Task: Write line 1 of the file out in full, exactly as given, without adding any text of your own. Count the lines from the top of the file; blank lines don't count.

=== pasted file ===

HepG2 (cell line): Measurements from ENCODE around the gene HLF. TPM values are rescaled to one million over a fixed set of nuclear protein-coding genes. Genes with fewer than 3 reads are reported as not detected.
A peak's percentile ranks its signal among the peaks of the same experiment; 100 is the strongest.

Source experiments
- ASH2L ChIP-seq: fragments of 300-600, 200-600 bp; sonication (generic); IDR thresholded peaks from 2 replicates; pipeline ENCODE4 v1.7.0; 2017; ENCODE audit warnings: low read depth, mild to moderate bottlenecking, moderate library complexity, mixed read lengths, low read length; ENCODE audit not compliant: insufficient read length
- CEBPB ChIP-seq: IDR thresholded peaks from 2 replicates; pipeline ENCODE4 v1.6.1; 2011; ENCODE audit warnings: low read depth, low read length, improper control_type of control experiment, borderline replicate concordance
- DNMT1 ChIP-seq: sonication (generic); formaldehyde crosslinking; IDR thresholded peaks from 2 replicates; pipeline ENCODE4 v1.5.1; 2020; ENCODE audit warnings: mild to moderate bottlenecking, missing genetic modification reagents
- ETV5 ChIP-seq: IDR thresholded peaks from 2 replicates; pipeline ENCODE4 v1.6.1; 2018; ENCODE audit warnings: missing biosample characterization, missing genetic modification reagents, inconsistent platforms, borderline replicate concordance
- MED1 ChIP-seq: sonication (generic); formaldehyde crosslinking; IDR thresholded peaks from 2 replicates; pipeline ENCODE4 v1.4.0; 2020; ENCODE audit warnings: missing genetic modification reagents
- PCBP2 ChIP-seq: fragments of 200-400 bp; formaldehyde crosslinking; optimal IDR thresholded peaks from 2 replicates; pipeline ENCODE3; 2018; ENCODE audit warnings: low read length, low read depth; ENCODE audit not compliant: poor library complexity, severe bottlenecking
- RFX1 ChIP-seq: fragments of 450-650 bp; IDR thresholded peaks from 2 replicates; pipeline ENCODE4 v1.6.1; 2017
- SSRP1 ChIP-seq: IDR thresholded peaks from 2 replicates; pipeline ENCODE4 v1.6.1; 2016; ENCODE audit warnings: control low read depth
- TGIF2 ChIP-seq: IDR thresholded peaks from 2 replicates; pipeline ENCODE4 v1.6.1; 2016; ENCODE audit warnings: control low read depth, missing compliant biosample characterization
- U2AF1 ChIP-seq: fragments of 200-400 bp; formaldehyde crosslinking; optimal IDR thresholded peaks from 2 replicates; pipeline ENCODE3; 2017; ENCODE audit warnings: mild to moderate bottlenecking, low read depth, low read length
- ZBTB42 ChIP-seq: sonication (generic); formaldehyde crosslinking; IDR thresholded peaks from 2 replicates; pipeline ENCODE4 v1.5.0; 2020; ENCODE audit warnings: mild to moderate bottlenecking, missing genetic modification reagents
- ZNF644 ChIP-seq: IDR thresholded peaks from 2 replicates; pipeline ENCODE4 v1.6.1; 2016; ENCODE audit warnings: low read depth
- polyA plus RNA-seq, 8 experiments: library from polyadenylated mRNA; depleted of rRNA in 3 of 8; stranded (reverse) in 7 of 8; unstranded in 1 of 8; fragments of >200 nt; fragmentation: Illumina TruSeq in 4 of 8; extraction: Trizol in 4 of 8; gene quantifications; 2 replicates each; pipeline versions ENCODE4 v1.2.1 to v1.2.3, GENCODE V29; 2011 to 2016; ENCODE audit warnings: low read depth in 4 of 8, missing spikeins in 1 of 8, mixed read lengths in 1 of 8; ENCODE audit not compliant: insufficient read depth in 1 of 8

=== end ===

HepG2 (cell line): Measurements from ENCODE around the gene HLF. TPM values are rescaled to one million over a fixed set of nuclear protein-coding genes. Genes with fewer than 3 reads are reported as not detected.